The bit you should read.

I’ve always been an angler and after around the country moving I wanted to discover and document the best places to fish (where ever I might be) in the way of rivers, lakes, canals and ponds. When previously fishing in South Wales I often fished in club and winter league matches, however living up north presented me with new challenges, venues and angling clubs that I acquainted myself with. Now down in the South West I plan to do the same.

This fishing blog details my angling adventures around the UK (although depending where I am in the country I also sea fish from both Boat and Shore, Carp, Pike and Fly fish). I will be giving a summary of 3 values considered by most anglers as well as the additional Disabled Access rating. Since being diagnosed with CIDP and regaining my motor function Disabled angling and Disabled access is now something I always consider when visiting venues. They will all be rated on a scale of 1* to 5*;

1. Fishability *****

2. Accessability *****

3. Value for Money *****

4. Disabled Access *****

I think these 4 points are the key issues which are readily identifiable with all anglers. Feel free to take a look and add your own comments along the way!

Friday, 11 October 2013

Trip #40 – Peterstone Lakes

After reading recently that Peterstone Lakes was fishing well for good mixed bags, I thought it was time that I paid the fishery a visit. The drive to the venue goes very close to the coast, and is surrounded by small waterways which got me thinking about fishing them. A trip involving jungle warfare for another day perhaps. Today I would be fishing with my grandfather (Colin), and together we had decided to fish the pole on one of the smaller match lakes to try to entice out some fish that these lakes held. The Biggest lake on the complex is now part of the Birch Syndicate and although it has previously been a match fishery, it is holds some big carp, and some equally large Pike.

I stayed firmly on the bank after seeing these platforms.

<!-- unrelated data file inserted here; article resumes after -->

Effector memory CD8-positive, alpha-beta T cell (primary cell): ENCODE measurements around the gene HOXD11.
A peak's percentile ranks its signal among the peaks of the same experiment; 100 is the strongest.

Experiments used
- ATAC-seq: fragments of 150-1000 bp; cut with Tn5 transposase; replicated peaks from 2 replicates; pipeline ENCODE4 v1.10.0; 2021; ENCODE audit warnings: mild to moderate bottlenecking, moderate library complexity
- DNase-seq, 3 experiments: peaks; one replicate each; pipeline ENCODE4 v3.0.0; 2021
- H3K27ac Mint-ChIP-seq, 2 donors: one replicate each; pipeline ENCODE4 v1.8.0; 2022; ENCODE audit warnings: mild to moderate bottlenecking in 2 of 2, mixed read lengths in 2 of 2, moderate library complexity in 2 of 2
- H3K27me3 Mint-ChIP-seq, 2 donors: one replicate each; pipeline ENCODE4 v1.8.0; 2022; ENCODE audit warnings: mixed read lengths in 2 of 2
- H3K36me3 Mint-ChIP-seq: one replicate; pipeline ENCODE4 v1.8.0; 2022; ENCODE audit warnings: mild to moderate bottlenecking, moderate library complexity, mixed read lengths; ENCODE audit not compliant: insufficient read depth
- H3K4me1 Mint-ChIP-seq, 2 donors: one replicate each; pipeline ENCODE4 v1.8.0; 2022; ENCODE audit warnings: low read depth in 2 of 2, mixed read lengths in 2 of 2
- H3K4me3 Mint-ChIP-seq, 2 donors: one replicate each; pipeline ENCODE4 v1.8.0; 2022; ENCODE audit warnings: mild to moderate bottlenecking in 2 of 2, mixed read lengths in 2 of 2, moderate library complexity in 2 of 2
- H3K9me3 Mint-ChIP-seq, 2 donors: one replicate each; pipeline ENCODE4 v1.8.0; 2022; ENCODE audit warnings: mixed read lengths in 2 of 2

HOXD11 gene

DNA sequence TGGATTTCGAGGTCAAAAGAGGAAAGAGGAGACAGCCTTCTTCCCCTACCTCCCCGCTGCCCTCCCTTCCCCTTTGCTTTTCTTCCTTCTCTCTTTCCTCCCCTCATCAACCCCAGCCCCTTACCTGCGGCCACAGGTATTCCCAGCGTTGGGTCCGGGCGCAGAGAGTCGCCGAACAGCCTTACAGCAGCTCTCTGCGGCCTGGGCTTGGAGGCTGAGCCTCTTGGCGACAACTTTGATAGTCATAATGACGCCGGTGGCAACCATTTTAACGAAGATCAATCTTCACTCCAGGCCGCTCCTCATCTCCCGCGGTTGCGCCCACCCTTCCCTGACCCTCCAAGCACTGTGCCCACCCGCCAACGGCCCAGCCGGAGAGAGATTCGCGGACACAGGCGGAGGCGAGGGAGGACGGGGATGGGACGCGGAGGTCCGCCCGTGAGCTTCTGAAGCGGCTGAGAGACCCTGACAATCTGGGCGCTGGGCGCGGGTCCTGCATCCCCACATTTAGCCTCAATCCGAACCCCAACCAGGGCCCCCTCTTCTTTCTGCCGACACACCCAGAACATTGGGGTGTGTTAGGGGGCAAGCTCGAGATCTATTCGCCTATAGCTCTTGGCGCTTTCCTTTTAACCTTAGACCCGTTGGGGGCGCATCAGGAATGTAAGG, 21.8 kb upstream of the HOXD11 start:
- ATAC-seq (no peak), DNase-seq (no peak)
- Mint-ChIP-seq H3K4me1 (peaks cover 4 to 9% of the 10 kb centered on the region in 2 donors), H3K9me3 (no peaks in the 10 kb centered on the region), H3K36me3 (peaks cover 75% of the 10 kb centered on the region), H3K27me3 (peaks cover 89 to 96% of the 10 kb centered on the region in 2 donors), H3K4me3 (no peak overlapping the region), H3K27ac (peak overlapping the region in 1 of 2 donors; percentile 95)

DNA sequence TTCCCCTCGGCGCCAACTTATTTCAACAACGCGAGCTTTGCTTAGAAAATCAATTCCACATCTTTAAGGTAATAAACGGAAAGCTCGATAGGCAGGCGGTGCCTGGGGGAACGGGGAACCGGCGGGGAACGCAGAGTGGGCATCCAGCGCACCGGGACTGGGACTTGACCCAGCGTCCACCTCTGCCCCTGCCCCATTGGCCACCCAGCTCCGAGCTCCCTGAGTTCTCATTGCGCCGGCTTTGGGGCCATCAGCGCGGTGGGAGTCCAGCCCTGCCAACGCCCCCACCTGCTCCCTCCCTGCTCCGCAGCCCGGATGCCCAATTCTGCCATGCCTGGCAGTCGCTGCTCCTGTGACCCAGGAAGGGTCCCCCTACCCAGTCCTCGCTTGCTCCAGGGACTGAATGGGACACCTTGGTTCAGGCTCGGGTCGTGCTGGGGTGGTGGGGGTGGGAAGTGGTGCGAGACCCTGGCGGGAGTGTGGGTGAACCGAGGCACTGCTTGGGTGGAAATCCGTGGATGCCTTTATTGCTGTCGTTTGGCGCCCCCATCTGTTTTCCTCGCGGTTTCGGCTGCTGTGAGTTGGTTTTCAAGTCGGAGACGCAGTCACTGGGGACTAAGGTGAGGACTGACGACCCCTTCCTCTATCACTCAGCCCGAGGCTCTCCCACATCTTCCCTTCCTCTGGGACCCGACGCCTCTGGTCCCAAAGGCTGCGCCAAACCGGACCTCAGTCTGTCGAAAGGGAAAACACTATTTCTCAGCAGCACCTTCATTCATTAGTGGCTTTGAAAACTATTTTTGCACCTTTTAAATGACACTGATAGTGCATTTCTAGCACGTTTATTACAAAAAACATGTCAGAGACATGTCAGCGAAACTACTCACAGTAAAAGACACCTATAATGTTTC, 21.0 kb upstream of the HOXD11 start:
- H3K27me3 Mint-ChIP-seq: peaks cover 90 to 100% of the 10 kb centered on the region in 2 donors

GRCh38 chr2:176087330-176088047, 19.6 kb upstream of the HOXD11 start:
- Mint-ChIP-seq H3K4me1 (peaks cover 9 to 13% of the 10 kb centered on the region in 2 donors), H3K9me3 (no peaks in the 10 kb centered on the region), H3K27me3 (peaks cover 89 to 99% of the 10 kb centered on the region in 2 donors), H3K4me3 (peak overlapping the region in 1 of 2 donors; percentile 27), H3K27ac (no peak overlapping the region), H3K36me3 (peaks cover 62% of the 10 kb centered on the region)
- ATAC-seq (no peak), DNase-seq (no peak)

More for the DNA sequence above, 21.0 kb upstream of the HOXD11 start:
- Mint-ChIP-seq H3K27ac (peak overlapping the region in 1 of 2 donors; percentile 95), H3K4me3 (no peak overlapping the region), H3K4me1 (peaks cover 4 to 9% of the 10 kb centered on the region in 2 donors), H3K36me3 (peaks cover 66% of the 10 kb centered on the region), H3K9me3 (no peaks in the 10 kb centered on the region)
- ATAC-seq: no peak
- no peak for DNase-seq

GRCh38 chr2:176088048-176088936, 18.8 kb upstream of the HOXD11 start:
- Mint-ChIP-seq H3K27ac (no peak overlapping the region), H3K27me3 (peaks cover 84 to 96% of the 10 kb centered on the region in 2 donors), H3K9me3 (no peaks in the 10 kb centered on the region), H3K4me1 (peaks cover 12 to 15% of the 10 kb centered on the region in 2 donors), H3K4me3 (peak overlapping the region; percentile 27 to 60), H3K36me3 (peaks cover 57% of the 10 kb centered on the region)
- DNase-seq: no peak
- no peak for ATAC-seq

Parking at the venue is great, with a small incline up to the lakes. We decided to fish the first lake on the right as you go through the gate, and after a walk of no more the 40 yards my grandfather announced “that’s as far as I’m walking”, deposited his box and began setting up. We found out later that you can actually take your car up to the waterside, which is ideal for disabled anglers. The wooden platforms/pegs around the lake however, left a lot to be desired, with severe buckling effecting more than 50% of them. We were told later by the fishery owner Martin that they are all to be replaced with concrete slabs on the bank, which would also create more room. For the time being however, I would have to make do with a small section of bank next to my ruin of a platform. No matter, I was here to fish, and before long I was set up and plumbing the depth of my potential swims. The lake averaged 2 feet and both my margin swim and open water swim only varied in depth by 3 inches. 

Already fishing, and using red maggots, Colin was into a fish almost straight away - A small roach of around a few ounces. He continued catching a steady stream of silver fish, and was quite content catching some of the larger skimmers that the lake had to offer (for now). I started with “old faithful” double red maggots, landing a perfectly scaled roach, but quickly moved onto a caster and maggot combo which proved successful in consistently catching skimmers. Double caster definitely saw a better stamp of fish, but the bites were more infrequent and delicate. Still, 2 minutes of waiting and a pouchful of loose feed and the float slunk away. I was into a nice skimmer well over 1lb. These continued for the best part of an hour until my float vanished and my elastic (a soft number 8) burst from my pole and I was left playing a small mirror carp of around 2 ½lb. Bringing the carp to the net it gave one last shake of its head and shook the hook! Damn! After a little bit of goading from Colin I upped the ante and switched to a 12-14 elastic with an 8mm banded pellet.